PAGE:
In recent years, an important debate has been launched on the possible construction of a fully-fledged European Social Union (ESU), with a view to enhancing the functional coherence and effectiveness of the economic and monetary union as well as its political legitimacy.
The ESU can be understood as the prospective outcome of linking and connecting the five constitutive components of Social Europe, which are:
- The national social space: the ensemble of social protection systems of the 28 member states, resting on the common, typically European tradition of a ‘social market economy’ and “social dialogue”, but characterized by their different endowments of schemes and institutions, different logics and effectiveness in terms of market correcting, different loads of functional and distributive problems, different degrees of “stateness” (administrative performance and capacity to resist social and political captures).
- The EU social citizenship space: the novel membership space – coterminous with the EU external borders – inside which all the bearers of EU citizenship or long-term residence permits enjoy a common ‘title’ bestowed upon them by the Union in order to access the benefits and services of the place in which they freely choose to settle and work, according to the rules of that place. Starting from the 1970s, the EU has put in place an articulated legal framework for the coordination of social security systems of the Member States and since 2011 a directive regulates in its turn the cross-border mobility of patients.
- The transitional social space:the ensemble of social schemes and policies characterized by a cross-border element – a grass root development which took off in the 1990s and has increasingly gained momentum. Most of such initiatives involve regions, under the legal umbrella of European Territorial Cooperation (e.g. euro-regions). Another interesting development on this front is the creation (mainly by the social partners) of cross-border occupational insurance schemes for pensions and health care benefits.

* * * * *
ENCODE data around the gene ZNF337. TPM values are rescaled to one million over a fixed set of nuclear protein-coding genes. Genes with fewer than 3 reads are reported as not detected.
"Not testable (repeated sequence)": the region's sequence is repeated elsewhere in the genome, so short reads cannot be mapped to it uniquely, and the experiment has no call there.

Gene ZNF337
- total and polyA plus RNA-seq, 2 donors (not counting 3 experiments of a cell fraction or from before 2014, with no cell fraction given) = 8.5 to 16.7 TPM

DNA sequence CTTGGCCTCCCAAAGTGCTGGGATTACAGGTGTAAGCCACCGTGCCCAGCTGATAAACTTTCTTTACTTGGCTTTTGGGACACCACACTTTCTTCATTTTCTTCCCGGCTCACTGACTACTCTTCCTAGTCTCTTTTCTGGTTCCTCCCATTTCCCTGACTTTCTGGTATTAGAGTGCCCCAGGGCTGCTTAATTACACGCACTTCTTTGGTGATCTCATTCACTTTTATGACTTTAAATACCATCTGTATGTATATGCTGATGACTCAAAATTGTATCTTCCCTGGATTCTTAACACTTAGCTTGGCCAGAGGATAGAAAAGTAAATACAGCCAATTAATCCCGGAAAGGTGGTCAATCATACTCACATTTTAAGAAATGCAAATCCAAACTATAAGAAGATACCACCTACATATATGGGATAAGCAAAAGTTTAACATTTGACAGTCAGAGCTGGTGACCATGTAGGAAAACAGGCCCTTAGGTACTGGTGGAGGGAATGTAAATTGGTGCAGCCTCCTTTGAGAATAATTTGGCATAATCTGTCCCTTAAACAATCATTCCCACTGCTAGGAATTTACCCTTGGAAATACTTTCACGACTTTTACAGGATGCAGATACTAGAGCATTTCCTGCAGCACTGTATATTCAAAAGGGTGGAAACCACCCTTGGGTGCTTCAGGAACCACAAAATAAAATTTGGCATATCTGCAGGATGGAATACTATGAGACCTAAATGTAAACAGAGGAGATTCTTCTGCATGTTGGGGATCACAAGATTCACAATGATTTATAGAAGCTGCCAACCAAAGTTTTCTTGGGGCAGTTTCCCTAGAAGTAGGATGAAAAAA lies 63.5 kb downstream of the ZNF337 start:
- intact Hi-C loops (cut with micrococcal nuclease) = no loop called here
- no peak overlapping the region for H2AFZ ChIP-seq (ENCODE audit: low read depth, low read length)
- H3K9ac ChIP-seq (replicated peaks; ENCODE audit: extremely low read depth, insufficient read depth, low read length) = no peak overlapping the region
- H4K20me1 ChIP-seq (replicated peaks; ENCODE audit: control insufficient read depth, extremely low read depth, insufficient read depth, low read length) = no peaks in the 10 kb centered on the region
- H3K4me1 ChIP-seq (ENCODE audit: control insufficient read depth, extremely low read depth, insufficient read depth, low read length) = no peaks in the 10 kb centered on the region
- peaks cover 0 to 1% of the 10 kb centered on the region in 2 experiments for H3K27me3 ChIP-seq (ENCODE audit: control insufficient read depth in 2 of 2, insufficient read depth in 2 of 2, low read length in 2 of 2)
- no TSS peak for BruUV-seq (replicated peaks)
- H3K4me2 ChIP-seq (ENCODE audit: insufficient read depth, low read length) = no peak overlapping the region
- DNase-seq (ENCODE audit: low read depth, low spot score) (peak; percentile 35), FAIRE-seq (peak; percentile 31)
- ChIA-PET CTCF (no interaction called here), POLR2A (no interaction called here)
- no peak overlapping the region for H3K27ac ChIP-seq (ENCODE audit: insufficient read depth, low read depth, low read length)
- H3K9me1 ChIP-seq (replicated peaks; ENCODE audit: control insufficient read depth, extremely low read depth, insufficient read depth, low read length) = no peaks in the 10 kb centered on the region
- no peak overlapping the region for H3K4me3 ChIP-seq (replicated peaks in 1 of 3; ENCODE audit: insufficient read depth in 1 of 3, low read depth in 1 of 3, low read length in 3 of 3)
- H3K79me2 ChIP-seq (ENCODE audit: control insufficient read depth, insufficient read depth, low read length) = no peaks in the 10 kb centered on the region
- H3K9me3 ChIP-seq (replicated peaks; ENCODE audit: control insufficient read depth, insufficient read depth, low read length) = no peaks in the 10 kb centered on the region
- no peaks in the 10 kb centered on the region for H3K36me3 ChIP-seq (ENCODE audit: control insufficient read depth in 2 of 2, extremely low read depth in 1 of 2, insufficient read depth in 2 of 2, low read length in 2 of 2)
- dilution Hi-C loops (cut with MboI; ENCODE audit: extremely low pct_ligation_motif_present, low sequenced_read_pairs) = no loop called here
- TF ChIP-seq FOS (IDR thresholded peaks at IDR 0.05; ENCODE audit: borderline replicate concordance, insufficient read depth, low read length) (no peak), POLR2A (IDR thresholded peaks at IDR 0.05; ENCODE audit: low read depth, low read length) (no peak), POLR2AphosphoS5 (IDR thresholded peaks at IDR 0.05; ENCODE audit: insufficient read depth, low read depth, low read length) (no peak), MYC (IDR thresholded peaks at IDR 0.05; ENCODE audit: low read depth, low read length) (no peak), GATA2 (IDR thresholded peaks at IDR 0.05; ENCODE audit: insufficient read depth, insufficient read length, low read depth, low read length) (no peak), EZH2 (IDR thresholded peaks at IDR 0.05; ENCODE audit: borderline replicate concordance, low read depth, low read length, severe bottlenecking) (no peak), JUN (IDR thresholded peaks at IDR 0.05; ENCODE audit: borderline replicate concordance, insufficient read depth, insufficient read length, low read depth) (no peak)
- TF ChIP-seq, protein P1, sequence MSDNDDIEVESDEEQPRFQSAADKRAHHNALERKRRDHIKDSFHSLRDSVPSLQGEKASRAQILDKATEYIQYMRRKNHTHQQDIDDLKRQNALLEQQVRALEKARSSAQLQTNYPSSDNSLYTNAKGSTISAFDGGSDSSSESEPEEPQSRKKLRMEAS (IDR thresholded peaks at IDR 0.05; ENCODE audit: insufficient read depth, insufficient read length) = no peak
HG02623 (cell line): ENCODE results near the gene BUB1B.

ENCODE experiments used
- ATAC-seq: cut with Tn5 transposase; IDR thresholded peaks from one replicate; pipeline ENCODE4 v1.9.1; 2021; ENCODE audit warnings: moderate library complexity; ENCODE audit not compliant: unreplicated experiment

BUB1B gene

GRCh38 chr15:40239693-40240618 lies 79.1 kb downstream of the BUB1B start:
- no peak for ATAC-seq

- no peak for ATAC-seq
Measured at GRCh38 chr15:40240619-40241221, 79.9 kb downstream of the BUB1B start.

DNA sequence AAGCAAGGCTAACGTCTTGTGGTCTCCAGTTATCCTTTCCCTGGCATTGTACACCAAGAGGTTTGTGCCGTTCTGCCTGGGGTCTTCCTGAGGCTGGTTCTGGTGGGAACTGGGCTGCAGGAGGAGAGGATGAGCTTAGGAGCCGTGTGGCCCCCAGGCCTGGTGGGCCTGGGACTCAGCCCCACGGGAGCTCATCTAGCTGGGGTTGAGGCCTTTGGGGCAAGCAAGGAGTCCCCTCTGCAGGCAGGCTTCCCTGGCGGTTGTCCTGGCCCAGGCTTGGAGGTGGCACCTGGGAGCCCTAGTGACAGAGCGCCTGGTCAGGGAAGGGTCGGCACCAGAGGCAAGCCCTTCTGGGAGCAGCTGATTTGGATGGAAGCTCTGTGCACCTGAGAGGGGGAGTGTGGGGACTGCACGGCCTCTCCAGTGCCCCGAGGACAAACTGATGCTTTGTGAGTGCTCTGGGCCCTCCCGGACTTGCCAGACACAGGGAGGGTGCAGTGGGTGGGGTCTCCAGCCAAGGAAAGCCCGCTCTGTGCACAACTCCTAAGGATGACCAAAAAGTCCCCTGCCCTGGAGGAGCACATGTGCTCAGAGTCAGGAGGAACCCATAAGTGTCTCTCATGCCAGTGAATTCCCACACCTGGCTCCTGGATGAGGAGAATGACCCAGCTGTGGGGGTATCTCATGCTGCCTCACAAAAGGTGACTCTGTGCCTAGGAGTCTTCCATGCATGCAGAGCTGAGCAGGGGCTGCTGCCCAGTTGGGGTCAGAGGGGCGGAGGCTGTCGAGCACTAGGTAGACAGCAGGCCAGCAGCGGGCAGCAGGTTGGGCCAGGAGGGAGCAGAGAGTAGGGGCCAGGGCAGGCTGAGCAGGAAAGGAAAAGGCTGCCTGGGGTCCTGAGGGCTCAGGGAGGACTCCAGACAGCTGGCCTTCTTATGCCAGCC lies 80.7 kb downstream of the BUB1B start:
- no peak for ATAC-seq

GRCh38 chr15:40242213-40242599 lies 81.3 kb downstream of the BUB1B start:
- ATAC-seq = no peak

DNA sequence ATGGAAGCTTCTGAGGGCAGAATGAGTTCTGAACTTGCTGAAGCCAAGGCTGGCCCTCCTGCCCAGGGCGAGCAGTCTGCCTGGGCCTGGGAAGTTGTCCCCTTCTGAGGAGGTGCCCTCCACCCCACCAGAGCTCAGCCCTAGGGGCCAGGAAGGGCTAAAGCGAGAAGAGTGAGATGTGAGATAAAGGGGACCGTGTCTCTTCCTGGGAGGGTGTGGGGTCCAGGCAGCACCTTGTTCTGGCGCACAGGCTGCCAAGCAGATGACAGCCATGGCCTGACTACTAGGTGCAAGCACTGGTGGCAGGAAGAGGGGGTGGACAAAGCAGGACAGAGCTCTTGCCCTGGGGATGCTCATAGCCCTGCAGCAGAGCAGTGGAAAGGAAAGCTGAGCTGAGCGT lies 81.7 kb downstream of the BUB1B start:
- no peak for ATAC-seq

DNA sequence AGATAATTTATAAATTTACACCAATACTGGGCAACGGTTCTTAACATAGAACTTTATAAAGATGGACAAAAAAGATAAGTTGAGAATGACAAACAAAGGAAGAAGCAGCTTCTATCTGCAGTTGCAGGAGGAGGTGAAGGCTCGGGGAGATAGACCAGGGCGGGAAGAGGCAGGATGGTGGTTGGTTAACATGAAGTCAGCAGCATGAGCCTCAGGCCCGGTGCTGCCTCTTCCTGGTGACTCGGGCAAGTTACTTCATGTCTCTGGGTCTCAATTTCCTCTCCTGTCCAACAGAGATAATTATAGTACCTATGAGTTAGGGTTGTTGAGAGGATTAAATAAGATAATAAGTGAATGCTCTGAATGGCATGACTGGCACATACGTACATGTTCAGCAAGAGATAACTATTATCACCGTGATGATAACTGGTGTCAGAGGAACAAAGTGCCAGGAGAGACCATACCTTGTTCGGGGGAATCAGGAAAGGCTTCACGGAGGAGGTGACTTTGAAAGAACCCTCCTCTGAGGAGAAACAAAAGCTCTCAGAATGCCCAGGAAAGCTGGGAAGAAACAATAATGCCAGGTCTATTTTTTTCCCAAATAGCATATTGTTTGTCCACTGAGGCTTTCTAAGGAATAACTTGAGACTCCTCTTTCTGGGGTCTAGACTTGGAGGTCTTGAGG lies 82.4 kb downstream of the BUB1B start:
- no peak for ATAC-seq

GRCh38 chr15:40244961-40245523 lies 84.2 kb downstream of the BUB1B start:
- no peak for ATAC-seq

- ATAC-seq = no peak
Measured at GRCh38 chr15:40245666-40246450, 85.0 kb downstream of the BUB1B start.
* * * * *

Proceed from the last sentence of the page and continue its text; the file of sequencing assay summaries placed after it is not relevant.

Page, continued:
- EU social policy in its ordinary denotation: the ensemble of those supranational policies that have an explicit social purpose, be they of a regulative or (re)distributive nature, directly funded by the EU budget (if they imply spending) and based on either hard or soft law.
- The European social constitution: theset of objectives and principles of a social nature contained in the Treaties, including those that allocate responsibilities between levels of government and define decision-making procedures. Given the supremacy of EU law over national law, such objectives and rules constitute the general framework that guides and constrains the other four components.
According to the theoretical and analytical base of the EuVisions project, ESU should start as a limited, but recognizable system of separate but interdependent elements, subject as in the European Monetary Union (EMU) to common rules and principles and aimed at sustaining/promoting two types of solidarity: a pan-European solidarity between countries and between individual EU citizens centred on supranational institutions, on the one hand, and the more traditional forms of national solidarity, centred on “recalibrated” domestic institutions, on the other one.